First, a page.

We're just a few days away from the time change, so it’s time to get your family ready for it. This one-hour transition may not seem all that extreme, but this twice-yearly shift can add up to many hours of lost sleep over the days or weeks it takes to adjust.
Make daylight saving time easier than ever this year. Here are some simple things you can do to ensure your body is in sync with the changing schedule.
Keep a routine.
When daylight saving ends, many tend to go along with their body's natural sleep schedule. But this can be counterproductive: if you've spent six months waking up at 7 a.m. and going to sleep at 10 p.m., it can take your body some time to adjust to a new schedule.
Instead, try keeping as consistent an evening routine as possible by going to bed and waking up at roughly the same time every day (even on weekends), including during daylight saving time fallback. That way, your body learns when it needs rest and when it should stay awake — and you'll never have trouble figuring out whether or not it's still morning!
Limit blue-light exposure at night (digital devices and screens).
Even if you're not a night owl, the evening seems to be the best time to get things done. That's when most people are home from work and school and ready for some free time before bed. But it turns out that spending too much time on your computer or phone before bed can be bad for your health — and not just because of what it does to your sleep schedule.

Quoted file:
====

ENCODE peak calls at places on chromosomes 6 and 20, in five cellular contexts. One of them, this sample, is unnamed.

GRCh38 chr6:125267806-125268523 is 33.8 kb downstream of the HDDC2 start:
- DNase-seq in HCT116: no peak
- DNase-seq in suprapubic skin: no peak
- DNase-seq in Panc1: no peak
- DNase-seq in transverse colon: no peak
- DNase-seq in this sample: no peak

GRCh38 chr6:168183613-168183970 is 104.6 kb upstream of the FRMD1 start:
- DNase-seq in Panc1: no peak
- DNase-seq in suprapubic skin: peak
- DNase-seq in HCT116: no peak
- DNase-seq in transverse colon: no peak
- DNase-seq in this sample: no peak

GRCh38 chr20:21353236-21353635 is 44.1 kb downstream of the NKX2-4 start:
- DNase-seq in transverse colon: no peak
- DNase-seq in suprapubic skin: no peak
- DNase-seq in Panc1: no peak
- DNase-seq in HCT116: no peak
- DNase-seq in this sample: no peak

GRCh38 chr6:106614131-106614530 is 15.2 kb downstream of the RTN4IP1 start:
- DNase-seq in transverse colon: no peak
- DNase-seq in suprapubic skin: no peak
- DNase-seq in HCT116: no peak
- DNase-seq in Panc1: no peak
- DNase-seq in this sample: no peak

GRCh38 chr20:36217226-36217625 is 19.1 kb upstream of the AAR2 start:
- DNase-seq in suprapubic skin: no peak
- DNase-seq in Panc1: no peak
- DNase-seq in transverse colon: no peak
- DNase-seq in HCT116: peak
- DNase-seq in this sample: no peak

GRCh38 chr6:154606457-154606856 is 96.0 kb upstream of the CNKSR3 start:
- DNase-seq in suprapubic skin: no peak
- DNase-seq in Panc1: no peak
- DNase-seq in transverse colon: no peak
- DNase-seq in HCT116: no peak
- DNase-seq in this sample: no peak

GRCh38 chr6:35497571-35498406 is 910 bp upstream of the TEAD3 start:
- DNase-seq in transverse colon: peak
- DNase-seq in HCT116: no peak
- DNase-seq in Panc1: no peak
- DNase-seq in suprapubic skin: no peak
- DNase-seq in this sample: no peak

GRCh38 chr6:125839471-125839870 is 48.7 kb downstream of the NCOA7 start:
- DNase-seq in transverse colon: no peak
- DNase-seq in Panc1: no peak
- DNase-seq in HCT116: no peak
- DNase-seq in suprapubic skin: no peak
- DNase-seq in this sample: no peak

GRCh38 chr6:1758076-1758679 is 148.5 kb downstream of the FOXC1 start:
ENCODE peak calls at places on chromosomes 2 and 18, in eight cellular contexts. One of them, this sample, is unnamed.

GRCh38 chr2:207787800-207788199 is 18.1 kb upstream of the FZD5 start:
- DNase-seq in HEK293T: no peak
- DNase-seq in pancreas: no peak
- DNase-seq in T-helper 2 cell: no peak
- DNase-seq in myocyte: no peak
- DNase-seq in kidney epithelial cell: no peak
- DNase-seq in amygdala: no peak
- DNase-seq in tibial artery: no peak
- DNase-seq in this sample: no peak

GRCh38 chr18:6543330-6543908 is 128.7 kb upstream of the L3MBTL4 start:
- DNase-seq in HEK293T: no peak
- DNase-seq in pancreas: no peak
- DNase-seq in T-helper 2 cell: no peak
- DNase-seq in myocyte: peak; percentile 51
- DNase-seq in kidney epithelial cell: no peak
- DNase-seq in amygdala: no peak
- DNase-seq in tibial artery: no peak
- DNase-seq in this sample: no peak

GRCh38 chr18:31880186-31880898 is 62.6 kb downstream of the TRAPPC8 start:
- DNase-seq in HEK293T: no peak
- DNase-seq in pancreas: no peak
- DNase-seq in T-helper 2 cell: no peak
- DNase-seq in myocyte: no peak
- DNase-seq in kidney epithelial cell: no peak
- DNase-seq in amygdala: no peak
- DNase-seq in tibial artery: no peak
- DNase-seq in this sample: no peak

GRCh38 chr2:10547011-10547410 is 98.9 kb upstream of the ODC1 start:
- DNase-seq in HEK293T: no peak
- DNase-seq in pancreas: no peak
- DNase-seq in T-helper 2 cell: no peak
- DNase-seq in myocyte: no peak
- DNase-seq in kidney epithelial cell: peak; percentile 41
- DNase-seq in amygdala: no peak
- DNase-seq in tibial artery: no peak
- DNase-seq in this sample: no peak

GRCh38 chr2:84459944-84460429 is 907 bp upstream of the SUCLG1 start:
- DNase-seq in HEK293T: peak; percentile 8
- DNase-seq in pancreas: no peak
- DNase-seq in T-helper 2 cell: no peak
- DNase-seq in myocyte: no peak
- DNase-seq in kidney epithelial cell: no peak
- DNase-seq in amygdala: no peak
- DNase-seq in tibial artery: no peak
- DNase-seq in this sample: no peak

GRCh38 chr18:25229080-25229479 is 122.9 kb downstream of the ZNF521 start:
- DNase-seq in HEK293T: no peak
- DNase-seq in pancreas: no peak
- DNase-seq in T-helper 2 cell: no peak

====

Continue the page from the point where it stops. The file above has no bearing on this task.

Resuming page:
There's a lot of research showing that blue light from screens has a negative effect on sleep. It suppresses the natural production of melatonin, which helps regulate our circadian rhythms, and makes it harder for us to fall asleep at night.
To experience the best effect, try to disconnect from digital devices and bright screens two to three hours before bed.
Give yourself enough time to sleep.
When you're in a rush to fall asleep, it's easy to get discouraged. The best way to avoid this is by giving yourself adequate time before bed. If you want your body and mind to be ready for bed at 10 p.m., start winding down an hour or two earlier by dimming lights and turning off electronics. Then, let yourself get into whatever position feels most comfortable for sleep.
If you find yourself still awake after 20 minutes or so, do something relaxing like reading, stretching, or listening to music until you feel sleepy.
Get help with homeopathy.
Sometimes you need a little extra help on those occasional sleepless nights. That's when to consider using a natural sleep aid. Homeopathic medicines are an excellent option for families because they're non-habit forming. Plus, they work without the risk of next-day grogginess, which is a common effect of other sleep aids including melatonin.
SleepCalm is made with plant-based active ingredients to help you fall asleep, stay asleep, and reduce difficulty falling asleep.* It's available in meltaway tablets for adults and children ages 12 and older, as well as a kids' formula in pre-measured liquid doses and meltaway pellets for ages 3 and older.
By preparing ahead for the time change and keeping these tips in mind, you can get back into a regular sleep routine in no time.
*Claims based on traditional homeopathic practice, not accepted medical evidence. Not FDA evaluated.